Yesterday, I gave a lecture at the University of Monaco on Corporate Culture and how to build an Innovative Corporate Culture.
Quite clearly Innovation and Culture are two words that have as many meanings as there are people in this world. It is difficult to grasp the inherent something in the company. Also, in what way should the company be innovative? Does it really work for all types of organisations and industries?
Corporate culture is defined as the set of beliefs, traditions, and behavioural norms that determines “the way things are done around here”. By understanding the important norms and values it becomes easier to understand the existing culture, thus being able to change the culture and control the desired behaviour in the company. And what is then the desired behaviour?
Understanding what drives Innovation
The common approach to Innovative Culture is that it is created when you have a culture where;
1. Leadership champions and support change initiative.
2. There is an understanding of that individuals and organisations are all different.
3. The Management encourage learning and trying new things.
4. The Management Accept and encourage mistakes (as long as you learn from them).
5. The innovation culture is clearly articulated and communicated from the top down.
6. The change initiatives are linked to what matters most – the larger goals of the organisations. It is important that those in the organisation view improvement and innovation as approaches to move the organisation from where it is to where it wants to be. Sending this message generates more energy and enthusiasm than using improvement and innovation to fix problems. In other words, when the organisation has a future oriented perspective!
That is all well and good and can function as desired practices and values in the company. However, the important thing is not to stop at a vision of where or what the company should be. To truly create an innovative culture the managers has to be fully committed to change and develop an organisation that enables the vision and from there establish the desired culture that is aligned with the overall strategy, Talent Management strategy and Innovation strategy.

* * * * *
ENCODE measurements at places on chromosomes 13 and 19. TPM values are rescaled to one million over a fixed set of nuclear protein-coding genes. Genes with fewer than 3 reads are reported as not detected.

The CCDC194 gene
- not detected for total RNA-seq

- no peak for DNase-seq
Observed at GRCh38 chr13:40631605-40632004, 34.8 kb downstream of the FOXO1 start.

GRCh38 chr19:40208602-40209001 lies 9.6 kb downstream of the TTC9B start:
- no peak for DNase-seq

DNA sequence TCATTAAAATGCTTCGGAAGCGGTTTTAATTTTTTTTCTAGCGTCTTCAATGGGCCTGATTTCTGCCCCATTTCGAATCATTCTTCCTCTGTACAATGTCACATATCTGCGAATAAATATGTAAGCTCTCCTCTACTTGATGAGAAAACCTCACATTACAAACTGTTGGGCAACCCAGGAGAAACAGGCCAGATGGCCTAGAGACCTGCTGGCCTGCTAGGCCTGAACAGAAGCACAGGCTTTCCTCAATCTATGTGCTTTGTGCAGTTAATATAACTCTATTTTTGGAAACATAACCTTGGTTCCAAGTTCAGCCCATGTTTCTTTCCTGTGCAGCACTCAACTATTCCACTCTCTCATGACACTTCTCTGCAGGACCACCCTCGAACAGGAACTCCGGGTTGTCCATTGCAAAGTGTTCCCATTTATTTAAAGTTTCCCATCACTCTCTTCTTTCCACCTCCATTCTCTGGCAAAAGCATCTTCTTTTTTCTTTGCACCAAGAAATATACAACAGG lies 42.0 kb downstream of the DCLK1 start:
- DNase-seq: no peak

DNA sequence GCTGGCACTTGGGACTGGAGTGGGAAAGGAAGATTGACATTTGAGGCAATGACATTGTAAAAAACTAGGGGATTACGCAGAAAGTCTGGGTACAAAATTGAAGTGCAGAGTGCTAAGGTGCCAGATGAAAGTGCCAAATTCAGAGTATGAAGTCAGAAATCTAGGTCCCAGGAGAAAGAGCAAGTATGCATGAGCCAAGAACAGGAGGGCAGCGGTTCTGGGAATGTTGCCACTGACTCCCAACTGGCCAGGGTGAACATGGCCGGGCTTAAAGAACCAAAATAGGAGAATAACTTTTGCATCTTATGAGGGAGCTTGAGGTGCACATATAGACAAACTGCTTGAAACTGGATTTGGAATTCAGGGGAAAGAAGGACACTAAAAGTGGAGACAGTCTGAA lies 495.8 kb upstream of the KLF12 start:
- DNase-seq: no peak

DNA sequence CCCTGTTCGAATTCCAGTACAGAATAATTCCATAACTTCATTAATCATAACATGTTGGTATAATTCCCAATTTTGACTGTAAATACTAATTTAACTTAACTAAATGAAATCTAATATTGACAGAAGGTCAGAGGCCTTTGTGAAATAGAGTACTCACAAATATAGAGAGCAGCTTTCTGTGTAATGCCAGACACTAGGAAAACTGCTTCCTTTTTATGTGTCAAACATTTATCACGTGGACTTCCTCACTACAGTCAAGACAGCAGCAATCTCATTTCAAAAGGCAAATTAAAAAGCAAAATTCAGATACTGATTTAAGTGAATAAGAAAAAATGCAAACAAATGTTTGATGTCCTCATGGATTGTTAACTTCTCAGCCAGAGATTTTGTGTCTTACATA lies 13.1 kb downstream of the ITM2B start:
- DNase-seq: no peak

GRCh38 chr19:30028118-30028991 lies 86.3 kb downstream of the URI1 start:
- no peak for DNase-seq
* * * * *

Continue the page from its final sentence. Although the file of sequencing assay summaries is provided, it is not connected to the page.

Taking the company from where it is to where it wants to be
When taking the company from where it is to where it wants to be it is important for the manager to take the following steps:
1. Define the vision, mission, and values for the company.
2. What is the competence needed to succeed with that vision?
3. How should the talents in the company be organised?
4. What processes should the company employ to give the talent a higher probability of succeeding?
5. What values, measures and rewards should the company have to motivate and encourage the employees?
For an example of a company who have succeeded with this I encourage you to read Tony Hsieh book about Zappos – ”Delivering happiness”. Tony Hsieh set out to reach $1bn in annual sales and get on the list of best companies to work for after 10 years. Zappos has attracted customers through its dedication to great service, and the company culture is designed to make service important and to “Deliver WOW through service.”
Zappos recruitment process involves two interviews – one to assess fit with the job and another to assess cultural fit with the company. All successful recruits had the same five-week training, including two weeks on the phones in the call-centre. Topics included the emphasis on customer service and the philosophy behind company culture. Everyone was offered $2,000 to quit as a test of enthusiasm.
Once candidates are hired, they will receive raises based only on skills tests and whether they meet uniform performance standards. Every element of Zappos employment is designed around corporate culture.
Less then ten years after Tony Hsieh joined Zappos they reached the goal of $1bn in gross sales and in 2009 Fortune magazine ranked Zappos 23rd on its list of the best companies to work for.
Define, understand and change
When the desired organisation and culture are established, and there is an understanding of the current culture and of why people behave the way they do, change can occur. To understand the culture, one should collect input from the members of the organisation and study the daily operations; who are the leaders and informal leaders? Why are things done the way they are done? Who are the role models and what aspects need to be changed?
This will then lead into the actual change process, which includes setting new goals, having top-management people become positive role models and setting the tone through their behaviour, involving the employees and preparing them for the process, and creating new stories, symbols, and rituals to replace the current.
Moreover, it requires selecting, promoting, and supporting employees who espouse the new values that are sought, redesigning socialization processes to align with the new values, changing the reward system to encourage acceptance of a new set of values, and replacing unwritten norms with formal rules and regulations that are tightly enforced.
The change process could also involve shaking up the current subcultures through transfers, job rotation, and in extremes terminations. Also, creating a climate with a high level of trust and feedback to enable employees to have the courage and confidence to try new thing (and sometimes fail).
“I view my role more as trying to set up an environment where the personalities, creativity and individuality of all the different employees come out and can shine. “ – Tony Hsieh